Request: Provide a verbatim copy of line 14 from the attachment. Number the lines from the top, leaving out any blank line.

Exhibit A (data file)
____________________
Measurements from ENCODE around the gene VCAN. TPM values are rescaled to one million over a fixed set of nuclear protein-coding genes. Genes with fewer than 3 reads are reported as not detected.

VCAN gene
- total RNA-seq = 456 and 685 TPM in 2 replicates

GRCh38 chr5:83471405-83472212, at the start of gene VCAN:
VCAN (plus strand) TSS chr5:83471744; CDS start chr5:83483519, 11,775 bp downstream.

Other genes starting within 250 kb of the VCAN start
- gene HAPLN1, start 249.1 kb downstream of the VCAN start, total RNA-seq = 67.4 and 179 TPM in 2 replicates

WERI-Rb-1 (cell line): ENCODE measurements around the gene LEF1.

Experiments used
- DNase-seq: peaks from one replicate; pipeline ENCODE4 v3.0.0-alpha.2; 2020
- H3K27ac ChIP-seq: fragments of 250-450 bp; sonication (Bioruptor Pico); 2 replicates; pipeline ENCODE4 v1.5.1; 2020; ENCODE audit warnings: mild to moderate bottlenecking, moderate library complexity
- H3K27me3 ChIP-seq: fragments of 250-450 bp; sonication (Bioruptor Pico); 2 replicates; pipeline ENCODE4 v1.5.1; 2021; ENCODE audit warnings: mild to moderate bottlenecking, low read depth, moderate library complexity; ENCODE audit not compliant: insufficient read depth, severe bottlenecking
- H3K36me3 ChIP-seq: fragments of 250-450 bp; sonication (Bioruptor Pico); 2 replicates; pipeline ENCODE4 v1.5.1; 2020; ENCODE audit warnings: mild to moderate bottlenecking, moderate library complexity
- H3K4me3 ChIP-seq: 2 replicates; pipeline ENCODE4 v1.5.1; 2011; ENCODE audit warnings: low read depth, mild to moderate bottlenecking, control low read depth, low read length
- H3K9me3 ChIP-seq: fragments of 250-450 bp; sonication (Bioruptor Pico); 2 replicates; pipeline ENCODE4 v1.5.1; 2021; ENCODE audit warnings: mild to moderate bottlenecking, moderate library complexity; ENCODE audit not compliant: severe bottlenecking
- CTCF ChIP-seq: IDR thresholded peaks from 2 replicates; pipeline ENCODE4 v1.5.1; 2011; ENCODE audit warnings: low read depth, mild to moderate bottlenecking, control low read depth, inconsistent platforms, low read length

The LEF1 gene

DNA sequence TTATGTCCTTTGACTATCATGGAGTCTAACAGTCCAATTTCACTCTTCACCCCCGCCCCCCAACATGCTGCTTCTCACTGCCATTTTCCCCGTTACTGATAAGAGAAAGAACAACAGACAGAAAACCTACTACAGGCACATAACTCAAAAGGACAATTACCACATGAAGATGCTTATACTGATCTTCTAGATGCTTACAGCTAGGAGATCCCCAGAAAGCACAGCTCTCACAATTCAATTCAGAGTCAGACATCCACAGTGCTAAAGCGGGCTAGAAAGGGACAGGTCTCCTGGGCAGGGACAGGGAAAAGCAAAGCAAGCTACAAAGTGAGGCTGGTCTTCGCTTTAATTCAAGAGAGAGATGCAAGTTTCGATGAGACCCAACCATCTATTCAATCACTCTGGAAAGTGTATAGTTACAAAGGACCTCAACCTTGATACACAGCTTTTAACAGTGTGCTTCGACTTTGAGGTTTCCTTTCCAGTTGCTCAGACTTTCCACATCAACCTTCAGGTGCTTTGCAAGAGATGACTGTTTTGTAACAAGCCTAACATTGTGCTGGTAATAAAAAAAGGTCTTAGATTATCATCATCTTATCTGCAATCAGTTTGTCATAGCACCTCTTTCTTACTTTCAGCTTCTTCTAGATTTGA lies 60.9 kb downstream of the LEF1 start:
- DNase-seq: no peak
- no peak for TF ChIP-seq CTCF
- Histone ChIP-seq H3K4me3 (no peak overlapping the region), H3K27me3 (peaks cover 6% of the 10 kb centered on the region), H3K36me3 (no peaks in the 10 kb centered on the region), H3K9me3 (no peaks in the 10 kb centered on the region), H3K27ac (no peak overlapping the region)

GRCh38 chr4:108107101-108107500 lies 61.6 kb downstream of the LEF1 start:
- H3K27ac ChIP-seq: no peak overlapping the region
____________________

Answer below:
- H3K4me3 ChIP-seq: 2 replicates; pipeline ENCODE4 v1.5.1; 2011; ENCODE audit warnings: low read depth, mild to moderate bottlenecking, control low read depth, low read length